By Abigail M., age 15
We took the train from Caen to Paris. As the train acquired an increasing detritus of passengers, more and more people accumulated in the cramped compartments. I felt sorry for the poor souls forced to stand during the bumpy, jolting ride, clinging for onto the edges of occupied seats. After my guilt became unbearable, I offered my seat to the Young Woman sitting uncomfortably on my arm rest. She refused at first, protesting softly in French. Her petite facial features were dwarfed by a disgustingly enormous pair of sunglasses. She soon realized that I didn’t speak French and sat down. Most likely she dreaded a prolonged non-vocal/multilingual argument, as did I. “Merci, merci,” she repeated.
And for the life of me, I couldn’t remember how to say ‘you’re welcome’.
I stood in the aisle for the remainder of the trip. Occasionally I bumped shoulders with the Stranger standing next to me, he offering an apologetic grunt and I nodding stoically, too jet-lagged to care. The table in front of us was inhabited by a pair of Businessmen chattering excitedly and fiddling with their smart phones. I could almost see the euro signs in their eyes.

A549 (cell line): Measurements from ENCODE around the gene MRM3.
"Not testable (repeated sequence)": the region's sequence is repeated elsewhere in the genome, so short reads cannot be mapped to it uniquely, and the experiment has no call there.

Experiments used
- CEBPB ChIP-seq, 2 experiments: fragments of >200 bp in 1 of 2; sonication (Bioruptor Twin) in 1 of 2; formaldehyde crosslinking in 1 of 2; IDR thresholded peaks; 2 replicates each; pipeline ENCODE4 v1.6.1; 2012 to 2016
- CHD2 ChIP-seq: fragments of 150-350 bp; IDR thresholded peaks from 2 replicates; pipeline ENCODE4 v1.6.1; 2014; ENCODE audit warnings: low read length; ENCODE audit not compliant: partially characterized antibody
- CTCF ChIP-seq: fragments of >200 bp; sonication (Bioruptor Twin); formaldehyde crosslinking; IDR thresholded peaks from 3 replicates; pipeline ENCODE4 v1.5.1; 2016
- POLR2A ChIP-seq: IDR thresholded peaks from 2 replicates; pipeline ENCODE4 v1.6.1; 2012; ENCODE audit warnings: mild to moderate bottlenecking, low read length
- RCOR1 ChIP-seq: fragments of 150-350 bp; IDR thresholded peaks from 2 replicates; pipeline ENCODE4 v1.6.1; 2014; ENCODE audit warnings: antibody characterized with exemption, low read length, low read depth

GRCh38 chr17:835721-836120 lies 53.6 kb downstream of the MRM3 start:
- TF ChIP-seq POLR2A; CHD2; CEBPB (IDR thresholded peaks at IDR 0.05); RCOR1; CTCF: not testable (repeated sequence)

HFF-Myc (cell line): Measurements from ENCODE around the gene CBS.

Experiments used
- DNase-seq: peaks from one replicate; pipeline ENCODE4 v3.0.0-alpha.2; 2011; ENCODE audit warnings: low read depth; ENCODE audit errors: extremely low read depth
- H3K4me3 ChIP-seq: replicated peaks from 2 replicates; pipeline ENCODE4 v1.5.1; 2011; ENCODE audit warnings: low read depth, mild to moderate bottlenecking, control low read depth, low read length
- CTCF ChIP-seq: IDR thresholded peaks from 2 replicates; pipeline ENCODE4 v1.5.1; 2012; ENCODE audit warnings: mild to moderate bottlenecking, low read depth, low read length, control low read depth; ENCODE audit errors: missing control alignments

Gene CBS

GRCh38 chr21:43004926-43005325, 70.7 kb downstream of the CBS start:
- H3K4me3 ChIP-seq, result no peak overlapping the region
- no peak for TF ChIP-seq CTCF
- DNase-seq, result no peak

To the left of the older one was a greasy lump of a Man, probably in his early 20s. He reeked of body odor and was reading some sort of poroagraphic comicbook. Cartoon priests molested cartoon choir boys in what I guess might’ve been a humorous manner if I could read French. Across from him was an Old Woman. She wore a scarf on her graying head and a scowl on her massive, French lips. Her face was contorted into an expression of exaggerated displeasure as
she frowned at the Man reading his comics.
I stared out the window and listened to Linkin Park for the next hour or so.
Arriving finally at the station, the Young Woman placed a manicured hand on my Slipknot sweatshirt and thanked me a last time. Again, I kicked myself, wishing I could say ‘no problem’.